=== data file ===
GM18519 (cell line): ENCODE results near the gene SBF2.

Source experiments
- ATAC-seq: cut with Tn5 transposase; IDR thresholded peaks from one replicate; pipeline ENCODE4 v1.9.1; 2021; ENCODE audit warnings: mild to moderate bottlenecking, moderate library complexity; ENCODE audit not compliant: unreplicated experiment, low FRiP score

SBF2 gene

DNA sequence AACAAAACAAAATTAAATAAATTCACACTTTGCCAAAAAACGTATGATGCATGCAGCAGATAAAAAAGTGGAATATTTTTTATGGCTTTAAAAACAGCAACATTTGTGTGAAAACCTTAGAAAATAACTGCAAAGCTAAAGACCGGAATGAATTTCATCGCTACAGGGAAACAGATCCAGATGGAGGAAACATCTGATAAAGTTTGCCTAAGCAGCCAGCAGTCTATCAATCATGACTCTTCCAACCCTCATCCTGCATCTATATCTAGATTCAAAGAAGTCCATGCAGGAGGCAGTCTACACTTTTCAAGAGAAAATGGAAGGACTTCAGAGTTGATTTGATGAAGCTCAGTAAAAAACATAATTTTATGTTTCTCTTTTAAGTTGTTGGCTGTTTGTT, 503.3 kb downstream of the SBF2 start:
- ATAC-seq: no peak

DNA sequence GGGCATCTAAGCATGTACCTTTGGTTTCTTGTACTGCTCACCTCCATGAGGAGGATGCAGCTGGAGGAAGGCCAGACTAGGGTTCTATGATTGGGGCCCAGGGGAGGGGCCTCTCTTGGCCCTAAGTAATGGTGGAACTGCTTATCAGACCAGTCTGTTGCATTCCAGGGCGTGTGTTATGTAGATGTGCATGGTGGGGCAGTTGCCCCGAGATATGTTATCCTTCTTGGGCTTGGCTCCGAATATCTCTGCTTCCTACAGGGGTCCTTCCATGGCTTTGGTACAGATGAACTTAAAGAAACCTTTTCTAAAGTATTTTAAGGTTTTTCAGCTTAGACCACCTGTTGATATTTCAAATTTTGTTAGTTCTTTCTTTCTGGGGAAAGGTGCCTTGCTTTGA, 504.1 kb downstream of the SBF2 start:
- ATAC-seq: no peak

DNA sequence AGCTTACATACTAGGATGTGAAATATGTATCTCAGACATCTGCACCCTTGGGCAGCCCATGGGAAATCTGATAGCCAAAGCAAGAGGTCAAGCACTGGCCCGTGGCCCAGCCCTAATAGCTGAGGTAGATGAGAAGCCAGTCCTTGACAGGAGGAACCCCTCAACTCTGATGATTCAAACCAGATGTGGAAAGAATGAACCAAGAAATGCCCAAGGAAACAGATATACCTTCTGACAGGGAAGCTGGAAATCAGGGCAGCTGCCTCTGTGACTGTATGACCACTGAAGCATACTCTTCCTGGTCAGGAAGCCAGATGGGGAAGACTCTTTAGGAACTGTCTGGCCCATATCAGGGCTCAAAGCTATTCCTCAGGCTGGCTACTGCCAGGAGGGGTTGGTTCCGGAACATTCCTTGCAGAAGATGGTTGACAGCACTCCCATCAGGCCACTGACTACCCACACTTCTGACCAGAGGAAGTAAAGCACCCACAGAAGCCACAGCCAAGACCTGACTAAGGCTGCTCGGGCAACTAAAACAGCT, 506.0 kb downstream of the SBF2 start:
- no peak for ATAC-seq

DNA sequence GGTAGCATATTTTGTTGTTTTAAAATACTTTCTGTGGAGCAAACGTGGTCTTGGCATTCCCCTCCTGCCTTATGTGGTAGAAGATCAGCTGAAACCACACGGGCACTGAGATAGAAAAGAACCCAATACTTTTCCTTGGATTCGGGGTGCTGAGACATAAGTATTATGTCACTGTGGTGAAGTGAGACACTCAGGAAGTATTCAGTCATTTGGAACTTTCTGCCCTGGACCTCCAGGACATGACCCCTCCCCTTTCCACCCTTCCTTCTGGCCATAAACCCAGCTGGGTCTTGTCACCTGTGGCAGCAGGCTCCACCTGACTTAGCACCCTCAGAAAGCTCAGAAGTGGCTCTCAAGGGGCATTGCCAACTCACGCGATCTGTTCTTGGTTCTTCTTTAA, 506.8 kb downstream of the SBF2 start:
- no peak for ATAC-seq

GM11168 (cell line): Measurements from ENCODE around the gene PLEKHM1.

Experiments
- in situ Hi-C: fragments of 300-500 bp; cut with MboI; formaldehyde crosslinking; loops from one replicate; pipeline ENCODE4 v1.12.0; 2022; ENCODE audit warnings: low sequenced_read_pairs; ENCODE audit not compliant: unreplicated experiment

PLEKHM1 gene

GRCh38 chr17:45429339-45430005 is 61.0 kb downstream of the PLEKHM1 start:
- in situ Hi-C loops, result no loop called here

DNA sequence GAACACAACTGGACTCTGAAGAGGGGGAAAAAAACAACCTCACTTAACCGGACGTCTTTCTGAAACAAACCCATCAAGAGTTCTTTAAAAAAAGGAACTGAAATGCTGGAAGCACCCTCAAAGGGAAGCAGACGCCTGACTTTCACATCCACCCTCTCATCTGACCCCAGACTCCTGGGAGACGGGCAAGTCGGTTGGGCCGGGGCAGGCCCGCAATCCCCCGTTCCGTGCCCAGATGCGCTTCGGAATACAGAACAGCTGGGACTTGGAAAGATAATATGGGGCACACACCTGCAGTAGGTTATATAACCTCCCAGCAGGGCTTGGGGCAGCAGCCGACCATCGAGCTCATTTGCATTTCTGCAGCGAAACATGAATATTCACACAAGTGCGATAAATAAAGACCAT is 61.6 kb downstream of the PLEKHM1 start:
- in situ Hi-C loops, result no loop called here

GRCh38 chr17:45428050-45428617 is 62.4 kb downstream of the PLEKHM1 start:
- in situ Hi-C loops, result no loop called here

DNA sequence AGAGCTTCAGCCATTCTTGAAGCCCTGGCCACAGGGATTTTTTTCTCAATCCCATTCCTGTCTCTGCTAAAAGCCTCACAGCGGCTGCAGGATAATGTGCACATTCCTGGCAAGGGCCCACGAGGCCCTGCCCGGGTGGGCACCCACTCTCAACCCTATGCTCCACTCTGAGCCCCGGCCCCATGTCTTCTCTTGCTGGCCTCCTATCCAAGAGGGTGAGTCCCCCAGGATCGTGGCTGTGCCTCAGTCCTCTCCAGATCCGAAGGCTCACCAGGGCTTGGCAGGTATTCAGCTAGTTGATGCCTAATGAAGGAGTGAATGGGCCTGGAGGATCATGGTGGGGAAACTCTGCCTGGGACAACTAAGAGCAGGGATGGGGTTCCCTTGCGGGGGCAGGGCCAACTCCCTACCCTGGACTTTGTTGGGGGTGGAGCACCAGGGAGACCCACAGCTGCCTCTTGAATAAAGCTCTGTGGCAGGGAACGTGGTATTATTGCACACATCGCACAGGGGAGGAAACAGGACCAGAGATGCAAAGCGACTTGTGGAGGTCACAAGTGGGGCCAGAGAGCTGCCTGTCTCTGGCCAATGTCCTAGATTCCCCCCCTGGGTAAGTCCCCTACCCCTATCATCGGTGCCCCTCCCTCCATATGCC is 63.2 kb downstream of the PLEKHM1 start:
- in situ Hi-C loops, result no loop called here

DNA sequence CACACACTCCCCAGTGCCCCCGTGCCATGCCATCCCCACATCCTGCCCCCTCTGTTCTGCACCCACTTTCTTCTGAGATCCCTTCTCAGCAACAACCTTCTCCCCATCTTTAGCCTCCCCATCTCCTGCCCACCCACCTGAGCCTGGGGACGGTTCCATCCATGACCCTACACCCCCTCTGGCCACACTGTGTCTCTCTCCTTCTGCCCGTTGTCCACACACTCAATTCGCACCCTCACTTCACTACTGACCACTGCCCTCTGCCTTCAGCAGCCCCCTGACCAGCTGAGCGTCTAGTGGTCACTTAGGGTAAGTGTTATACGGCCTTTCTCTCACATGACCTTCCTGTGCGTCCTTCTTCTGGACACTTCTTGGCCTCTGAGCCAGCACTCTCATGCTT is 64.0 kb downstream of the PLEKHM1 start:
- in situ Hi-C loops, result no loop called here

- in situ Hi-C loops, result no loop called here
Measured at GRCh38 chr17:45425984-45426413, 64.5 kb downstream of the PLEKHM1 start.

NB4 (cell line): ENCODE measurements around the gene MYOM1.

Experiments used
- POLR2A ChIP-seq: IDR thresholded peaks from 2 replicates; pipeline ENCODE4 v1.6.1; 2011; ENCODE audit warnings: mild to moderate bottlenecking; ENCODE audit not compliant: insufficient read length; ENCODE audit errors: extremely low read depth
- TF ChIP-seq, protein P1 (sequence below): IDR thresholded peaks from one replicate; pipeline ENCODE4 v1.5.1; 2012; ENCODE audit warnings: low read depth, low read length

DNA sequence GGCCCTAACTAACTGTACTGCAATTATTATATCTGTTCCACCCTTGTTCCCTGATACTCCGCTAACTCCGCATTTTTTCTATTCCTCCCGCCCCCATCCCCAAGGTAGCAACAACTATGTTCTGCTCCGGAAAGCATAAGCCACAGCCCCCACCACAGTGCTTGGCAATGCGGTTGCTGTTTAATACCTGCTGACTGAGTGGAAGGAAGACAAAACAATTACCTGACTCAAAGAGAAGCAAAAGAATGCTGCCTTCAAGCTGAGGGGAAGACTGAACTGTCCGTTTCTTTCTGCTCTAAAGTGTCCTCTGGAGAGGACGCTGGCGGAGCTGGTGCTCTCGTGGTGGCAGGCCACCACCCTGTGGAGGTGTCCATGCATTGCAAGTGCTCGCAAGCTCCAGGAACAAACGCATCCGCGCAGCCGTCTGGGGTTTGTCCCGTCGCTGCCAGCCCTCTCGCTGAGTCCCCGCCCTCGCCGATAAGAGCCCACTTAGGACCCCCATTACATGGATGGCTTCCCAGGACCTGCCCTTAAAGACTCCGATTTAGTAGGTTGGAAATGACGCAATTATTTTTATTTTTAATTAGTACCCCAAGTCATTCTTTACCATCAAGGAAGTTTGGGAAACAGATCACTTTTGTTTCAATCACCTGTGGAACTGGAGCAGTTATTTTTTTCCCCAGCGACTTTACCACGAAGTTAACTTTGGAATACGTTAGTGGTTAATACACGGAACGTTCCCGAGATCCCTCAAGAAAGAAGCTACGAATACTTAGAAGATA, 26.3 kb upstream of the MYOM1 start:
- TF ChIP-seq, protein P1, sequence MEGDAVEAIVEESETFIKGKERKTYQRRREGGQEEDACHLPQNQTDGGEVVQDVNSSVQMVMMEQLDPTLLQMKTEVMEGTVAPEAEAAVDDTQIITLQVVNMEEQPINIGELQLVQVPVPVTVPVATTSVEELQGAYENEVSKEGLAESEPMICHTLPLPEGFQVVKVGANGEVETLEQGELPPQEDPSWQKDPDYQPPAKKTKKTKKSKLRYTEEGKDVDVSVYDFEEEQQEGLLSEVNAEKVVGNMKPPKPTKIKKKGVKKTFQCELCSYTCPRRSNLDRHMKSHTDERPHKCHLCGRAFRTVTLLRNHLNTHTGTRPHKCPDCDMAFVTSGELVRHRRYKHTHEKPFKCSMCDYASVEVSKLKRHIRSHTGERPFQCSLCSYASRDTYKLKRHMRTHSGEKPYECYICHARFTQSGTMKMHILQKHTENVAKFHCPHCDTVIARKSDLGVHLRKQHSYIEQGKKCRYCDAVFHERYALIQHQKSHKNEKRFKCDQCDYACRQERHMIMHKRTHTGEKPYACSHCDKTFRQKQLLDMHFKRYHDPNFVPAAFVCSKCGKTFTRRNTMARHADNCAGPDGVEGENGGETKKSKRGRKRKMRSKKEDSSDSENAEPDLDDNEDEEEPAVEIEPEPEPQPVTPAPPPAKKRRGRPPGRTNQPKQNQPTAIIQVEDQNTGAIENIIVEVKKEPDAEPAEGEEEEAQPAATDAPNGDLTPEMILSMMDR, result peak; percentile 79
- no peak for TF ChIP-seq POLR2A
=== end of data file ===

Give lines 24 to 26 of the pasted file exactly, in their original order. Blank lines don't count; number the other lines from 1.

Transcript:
- in situ Hi-C loops, result no loop called here

DNA sequence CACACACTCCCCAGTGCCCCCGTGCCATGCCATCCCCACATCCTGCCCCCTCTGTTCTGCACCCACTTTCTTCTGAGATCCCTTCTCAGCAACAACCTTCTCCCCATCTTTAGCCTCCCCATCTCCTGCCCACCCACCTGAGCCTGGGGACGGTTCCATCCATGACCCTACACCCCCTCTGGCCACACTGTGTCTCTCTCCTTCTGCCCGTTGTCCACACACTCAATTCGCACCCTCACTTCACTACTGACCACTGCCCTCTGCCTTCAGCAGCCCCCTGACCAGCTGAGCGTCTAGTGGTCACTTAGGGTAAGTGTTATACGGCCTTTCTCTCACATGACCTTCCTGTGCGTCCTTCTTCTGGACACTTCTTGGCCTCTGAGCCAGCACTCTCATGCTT is 64.0 kb downstream of the PLEKHM1 start:
- in situ Hi-C loops, result no loop called here